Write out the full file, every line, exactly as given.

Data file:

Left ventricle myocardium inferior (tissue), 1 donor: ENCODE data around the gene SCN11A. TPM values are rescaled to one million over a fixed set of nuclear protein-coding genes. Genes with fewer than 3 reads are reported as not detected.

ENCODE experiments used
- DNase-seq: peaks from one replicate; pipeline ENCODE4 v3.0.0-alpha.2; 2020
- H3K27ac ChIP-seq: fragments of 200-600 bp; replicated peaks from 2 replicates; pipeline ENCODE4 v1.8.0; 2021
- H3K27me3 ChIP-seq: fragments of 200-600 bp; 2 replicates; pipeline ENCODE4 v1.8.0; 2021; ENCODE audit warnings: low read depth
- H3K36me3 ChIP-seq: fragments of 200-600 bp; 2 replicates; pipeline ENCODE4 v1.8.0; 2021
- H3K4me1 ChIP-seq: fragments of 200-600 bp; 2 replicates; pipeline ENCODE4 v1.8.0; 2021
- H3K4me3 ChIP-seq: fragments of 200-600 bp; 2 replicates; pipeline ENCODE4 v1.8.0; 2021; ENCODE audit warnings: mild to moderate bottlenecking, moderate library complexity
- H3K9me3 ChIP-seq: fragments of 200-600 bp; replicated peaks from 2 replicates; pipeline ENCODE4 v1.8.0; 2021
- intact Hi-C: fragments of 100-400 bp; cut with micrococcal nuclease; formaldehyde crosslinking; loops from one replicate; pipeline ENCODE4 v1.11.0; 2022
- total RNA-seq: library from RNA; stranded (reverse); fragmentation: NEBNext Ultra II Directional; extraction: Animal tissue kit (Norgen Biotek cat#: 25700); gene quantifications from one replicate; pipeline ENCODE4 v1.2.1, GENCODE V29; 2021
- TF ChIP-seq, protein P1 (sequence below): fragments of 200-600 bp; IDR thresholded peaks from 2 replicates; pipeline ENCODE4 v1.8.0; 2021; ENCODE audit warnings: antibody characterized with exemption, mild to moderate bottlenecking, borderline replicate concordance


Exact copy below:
Left ventricle myocardium inferior (tissue), 1 donor: ENCODE data around the gene SCN11A. TPM values are rescaled to one million over a fixed set of nuclear protein-coding genes. Genes with fewer than 3 reads are reported as not detected.

ENCODE experiments used
- DNase-seq: peaks from one replicate; pipeline ENCODE4 v3.0.0-alpha.2; 2020
- H3K27ac ChIP-seq: fragments of 200-600 bp; replicated peaks from 2 replicates; pipeline ENCODE4 v1.8.0; 2021
- H3K27me3 ChIP-seq: fragments of 200-600 bp; 2 replicates; pipeline ENCODE4 v1.8.0; 2021; ENCODE audit warnings: low read depth
- H3K36me3 ChIP-seq: fragments of 200-600 bp; 2 replicates; pipeline ENCODE4 v1.8.0; 2021
- H3K4me1 ChIP-seq: fragments of 200-600 bp; 2 replicates; pipeline ENCODE4 v1.8.0; 2021
- H3K4me3 ChIP-seq: fragments of 200-600 bp; 2 replicates; pipeline ENCODE4 v1.8.0; 2021; ENCODE audit warnings: mild to moderate bottlenecking, moderate library complexity
- H3K9me3 ChIP-seq: fragments of 200-600 bp; replicated peaks from 2 replicates; pipeline ENCODE4 v1.8.0; 2021
- intact Hi-C: fragments of 100-400 bp; cut with micrococcal nuclease; formaldehyde crosslinking; loops from one replicate; pipeline ENCODE4 v1.11.0; 2022
- total RNA-seq: library from RNA; stranded (reverse); fragmentation: NEBNext Ultra II Directional; extraction: Animal tissue kit (Norgen Biotek cat#: 25700); gene quantifications from one replicate; pipeline ENCODE4 v1.2.1, GENCODE V29; 2021
- TF ChIP-seq, protein P1 (sequence below): fragments of 200-600 bp; IDR thresholded peaks from 2 replicates; pipeline ENCODE4 v1.8.0; 2021; ENCODE audit warnings: antibody characterized with exemption, mild to moderate bottlenecking, borderline replicate concordance